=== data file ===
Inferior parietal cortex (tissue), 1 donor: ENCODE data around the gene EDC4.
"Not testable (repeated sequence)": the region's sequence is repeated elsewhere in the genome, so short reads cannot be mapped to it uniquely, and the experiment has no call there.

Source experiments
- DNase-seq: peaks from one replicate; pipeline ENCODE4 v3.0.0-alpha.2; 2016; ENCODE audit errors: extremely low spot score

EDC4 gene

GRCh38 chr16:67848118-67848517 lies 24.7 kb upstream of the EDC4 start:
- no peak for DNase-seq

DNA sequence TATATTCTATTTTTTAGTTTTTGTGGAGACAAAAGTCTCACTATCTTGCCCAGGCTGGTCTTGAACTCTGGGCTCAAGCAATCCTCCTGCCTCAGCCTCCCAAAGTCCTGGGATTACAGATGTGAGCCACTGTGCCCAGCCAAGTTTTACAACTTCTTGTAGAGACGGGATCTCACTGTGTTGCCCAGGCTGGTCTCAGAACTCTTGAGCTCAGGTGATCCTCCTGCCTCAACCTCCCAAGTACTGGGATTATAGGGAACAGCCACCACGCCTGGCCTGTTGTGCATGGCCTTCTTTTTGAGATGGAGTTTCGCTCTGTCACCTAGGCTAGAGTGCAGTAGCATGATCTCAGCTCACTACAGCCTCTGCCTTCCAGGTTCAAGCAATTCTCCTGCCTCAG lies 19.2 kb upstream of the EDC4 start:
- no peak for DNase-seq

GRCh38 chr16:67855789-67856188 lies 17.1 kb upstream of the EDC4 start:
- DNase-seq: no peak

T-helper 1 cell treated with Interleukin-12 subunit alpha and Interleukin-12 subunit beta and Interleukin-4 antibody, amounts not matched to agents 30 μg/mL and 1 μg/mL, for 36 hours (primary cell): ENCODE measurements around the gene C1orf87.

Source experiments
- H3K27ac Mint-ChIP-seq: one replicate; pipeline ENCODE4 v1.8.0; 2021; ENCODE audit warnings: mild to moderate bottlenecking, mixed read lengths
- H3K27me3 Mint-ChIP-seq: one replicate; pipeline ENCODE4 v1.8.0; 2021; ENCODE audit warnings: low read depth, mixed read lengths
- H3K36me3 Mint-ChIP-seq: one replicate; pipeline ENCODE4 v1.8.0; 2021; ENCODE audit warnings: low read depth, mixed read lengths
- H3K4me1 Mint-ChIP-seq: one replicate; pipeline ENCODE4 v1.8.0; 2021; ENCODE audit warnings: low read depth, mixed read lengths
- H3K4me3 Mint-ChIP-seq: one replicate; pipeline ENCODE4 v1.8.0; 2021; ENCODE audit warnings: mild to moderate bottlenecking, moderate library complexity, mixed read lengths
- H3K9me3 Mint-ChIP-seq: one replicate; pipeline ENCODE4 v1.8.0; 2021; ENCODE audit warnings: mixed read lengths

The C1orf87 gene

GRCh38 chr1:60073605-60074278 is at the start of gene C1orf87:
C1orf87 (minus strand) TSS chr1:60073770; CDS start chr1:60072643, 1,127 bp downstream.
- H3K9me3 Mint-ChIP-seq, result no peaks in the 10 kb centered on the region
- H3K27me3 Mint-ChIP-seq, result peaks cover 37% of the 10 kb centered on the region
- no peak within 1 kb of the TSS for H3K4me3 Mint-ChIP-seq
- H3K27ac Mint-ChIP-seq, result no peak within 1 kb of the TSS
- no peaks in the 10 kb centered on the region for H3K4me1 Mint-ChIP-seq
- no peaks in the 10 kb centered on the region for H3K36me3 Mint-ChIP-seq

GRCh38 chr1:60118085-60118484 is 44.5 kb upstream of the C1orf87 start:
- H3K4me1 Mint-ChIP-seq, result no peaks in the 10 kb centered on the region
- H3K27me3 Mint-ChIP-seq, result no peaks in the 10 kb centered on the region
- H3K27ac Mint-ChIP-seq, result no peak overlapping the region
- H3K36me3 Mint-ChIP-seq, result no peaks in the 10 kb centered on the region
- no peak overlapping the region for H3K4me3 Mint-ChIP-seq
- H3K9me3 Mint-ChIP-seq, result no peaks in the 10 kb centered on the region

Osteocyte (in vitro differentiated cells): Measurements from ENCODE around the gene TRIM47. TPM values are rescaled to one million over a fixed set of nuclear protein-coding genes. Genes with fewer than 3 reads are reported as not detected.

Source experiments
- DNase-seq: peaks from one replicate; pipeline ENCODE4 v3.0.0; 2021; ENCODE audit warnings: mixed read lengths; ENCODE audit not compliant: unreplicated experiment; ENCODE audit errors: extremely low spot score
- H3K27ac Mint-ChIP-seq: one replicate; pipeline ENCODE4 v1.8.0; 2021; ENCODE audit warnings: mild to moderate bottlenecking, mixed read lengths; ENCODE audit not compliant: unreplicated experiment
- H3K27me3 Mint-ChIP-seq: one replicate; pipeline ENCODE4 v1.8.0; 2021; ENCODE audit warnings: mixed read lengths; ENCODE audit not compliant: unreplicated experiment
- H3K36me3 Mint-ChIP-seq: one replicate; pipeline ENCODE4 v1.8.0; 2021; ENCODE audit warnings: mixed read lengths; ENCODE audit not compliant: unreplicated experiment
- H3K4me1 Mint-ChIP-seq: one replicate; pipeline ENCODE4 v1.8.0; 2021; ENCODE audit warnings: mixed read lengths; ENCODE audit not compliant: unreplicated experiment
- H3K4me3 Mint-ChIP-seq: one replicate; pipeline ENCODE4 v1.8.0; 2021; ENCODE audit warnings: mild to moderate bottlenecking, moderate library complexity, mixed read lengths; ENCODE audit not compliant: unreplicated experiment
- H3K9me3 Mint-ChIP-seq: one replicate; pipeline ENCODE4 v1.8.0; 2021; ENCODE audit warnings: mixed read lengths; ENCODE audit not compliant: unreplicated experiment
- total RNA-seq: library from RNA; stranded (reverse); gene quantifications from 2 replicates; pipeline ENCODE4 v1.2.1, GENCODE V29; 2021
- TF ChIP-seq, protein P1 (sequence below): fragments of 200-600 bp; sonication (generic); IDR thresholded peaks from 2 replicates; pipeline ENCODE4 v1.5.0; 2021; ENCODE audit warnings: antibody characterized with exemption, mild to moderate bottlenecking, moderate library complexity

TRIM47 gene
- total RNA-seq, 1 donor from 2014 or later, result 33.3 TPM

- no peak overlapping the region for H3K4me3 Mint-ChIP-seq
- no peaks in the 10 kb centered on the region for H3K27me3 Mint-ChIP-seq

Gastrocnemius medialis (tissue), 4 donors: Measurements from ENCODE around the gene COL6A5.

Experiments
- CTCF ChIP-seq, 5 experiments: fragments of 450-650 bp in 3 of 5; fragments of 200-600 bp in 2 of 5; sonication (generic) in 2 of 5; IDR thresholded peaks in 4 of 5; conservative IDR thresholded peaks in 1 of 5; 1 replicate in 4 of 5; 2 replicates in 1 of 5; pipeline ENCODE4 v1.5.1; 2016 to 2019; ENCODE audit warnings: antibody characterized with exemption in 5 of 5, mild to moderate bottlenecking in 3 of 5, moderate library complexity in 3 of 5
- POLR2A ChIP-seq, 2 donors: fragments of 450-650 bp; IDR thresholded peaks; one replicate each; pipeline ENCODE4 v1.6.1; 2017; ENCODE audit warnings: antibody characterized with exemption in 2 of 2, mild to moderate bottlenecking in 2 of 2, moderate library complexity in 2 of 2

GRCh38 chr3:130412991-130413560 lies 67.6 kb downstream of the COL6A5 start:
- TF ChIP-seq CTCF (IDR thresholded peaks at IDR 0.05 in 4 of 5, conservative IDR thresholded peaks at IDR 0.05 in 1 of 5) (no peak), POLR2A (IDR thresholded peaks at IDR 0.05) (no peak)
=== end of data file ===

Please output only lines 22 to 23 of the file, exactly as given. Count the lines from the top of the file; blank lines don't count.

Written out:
C1orf87 (minus strand) TSS chr1:60073770; CDS start chr1:60072643, 1,127 bp downstream.
- H3K9me3 Mint-ChIP-seq, result no peaks in the 10 kb centered on the region